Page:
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I freaking love food! I get high when I’m eating. I plan my days around what and when I’m going to eat. But not just any food, I love crappy food. I love sugar, carbs, and anything deep-fat-fried. Taco Bell, Arby’s and McDonald’s; these are my sanctuaries. My God, what is it about a McDonald’s cheeseburger? I could eat four or five in one sitting… and their fries? Grind them up and snort them if I could! I adore Jack-in-the-Box tacos. If you have never had one, you can get two for only 99 cents. That alone should be a warning sign. The recipe is simple: the leftover hamburger is seasoned, ground up, folded between a corn tortilla with a slice of American Cheese then immerse in boiling oil until the shell is transparent from grease. They are simply… Amazing.

Pizza? That is my crack-cocaine. I will fantasize about pizza and long for it as if waiting for the return of a distant lover. Left to my own devices, I would eat pizza every single day, for every single meal and never tire of it. I know this is true because (and I hate to admit this) I have done it.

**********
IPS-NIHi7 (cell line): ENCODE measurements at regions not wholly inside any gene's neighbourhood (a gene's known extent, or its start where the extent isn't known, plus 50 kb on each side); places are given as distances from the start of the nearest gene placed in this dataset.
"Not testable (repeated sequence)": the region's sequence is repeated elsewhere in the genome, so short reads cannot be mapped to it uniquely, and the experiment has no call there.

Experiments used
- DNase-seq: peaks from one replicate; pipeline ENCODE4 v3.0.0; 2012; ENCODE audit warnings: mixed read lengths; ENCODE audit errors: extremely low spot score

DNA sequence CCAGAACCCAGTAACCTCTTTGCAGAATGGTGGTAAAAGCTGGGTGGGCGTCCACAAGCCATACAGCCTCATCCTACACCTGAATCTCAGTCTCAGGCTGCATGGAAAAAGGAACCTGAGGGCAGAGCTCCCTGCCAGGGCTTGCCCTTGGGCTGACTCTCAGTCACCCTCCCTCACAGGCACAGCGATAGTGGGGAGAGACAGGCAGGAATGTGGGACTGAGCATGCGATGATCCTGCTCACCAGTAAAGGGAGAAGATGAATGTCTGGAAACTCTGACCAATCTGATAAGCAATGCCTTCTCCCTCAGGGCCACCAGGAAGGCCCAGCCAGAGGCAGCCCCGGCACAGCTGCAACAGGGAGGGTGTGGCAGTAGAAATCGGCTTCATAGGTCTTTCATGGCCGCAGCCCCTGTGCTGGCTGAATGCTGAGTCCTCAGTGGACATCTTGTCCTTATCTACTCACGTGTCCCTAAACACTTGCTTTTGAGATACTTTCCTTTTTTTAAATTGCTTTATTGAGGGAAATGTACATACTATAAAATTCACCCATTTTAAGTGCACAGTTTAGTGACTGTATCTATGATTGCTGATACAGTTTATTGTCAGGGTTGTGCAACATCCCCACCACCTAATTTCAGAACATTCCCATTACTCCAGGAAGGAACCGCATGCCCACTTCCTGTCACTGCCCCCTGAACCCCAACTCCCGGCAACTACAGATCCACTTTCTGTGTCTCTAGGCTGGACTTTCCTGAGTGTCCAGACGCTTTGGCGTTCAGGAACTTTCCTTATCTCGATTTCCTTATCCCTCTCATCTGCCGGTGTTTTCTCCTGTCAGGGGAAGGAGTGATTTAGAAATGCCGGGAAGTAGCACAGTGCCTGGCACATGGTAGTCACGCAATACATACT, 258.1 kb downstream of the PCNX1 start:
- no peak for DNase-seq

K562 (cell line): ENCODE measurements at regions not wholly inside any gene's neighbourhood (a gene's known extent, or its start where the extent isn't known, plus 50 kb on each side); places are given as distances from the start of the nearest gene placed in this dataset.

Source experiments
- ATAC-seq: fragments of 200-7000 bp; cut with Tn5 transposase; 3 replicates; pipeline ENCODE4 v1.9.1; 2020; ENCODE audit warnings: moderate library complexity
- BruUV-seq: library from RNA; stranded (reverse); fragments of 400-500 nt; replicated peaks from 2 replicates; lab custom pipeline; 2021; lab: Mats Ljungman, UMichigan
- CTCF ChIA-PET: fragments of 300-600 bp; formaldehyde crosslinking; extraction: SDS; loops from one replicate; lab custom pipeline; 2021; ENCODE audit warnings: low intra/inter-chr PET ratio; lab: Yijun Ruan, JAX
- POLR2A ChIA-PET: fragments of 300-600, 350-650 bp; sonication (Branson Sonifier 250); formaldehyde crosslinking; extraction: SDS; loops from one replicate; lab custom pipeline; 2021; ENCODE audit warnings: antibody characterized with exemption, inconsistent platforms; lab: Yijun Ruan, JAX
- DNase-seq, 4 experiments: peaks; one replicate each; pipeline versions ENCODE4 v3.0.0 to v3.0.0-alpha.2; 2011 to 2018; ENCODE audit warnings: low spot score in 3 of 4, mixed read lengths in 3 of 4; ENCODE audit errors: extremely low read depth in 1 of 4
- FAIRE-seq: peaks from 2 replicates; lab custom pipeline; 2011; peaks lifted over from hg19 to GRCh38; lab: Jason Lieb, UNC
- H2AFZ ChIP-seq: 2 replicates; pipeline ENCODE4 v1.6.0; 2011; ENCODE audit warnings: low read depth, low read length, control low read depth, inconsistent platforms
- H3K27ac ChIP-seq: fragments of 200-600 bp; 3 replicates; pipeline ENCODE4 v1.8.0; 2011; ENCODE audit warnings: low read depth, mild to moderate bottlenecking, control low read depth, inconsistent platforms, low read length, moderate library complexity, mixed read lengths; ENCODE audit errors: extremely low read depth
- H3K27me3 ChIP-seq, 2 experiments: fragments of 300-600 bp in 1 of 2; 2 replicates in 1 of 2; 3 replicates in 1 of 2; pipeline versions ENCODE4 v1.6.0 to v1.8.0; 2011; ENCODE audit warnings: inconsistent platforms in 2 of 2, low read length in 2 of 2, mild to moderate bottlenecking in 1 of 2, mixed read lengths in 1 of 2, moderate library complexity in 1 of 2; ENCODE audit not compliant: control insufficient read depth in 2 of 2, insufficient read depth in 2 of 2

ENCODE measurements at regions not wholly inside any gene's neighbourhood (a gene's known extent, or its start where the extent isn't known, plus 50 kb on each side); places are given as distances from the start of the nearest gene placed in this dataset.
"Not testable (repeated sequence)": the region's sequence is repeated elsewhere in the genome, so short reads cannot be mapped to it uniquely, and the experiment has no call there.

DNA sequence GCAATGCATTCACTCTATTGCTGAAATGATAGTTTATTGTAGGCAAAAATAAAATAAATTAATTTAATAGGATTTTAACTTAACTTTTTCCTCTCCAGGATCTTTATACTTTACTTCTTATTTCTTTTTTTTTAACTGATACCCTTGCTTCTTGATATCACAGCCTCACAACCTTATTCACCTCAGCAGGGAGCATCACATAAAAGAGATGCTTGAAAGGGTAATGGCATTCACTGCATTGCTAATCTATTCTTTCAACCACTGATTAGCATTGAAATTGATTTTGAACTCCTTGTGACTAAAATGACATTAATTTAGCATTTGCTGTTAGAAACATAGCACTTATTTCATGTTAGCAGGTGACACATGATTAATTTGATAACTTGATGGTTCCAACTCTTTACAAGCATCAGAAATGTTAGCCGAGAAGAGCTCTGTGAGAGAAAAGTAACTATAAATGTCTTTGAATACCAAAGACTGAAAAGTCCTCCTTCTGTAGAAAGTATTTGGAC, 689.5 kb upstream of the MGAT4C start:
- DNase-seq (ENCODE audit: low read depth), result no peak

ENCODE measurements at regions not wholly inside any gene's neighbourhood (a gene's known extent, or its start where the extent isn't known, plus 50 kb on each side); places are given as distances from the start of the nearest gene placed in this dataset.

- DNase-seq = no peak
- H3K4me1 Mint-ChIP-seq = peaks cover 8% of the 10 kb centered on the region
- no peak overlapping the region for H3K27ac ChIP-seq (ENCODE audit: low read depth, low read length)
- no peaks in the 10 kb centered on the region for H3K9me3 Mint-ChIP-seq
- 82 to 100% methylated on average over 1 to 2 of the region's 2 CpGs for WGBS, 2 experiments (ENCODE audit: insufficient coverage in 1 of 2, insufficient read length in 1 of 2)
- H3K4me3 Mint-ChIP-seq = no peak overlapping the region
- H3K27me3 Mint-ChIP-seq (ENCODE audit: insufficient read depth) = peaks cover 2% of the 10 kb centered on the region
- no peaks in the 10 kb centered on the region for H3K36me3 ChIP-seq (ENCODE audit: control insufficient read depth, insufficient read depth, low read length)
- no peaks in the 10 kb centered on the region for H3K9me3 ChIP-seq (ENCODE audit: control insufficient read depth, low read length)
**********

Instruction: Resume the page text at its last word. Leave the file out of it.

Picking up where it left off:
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In the 12 step program of recovery, one comes to an acceptance that their life has become unmanageable as a result of the substance. While I haven’t lost a job from a sugar hangover, spent my rent money on Twinkies, or ended up under a bridge covered in empty ice cream cartons, my life has become unmanageable. Most specifically it’s unmanageable in the area of my health. I’m overweight, my cholesterol is high, I have irritable bowels, and I have to take medication to control my blood pressure.

I know if I continue on this path, that there are still many “Yets” to come: I haven’t had a heart attack…yet. I don’t have diabetes…yet. I haven’t had a stroke…yet. It has become apparent that food is controlling me, I am not controlling it, and that makes my life unmanageable.

So here I am, back in a place of readiness to make some lifestyle changes. I’ve been here before, and I know the path of recovery and here’s how I’m doing it.

1. A Support Group: Recovery groups worked for me in the past. Seven years ago I got sober in a group and maintained my sobriety as a result. The power of a group keeps me on track as I learn from the experience of others who share their strength and hope. Groups create accountability and ritual, both of which help me make changes in my habits. Three weeks ago I joined another group… Weight Watchers. Each week I weigh in and am encouraged by others who attend as well as the leaders who are there with advice and empathy. Today I’m down 11 pounds.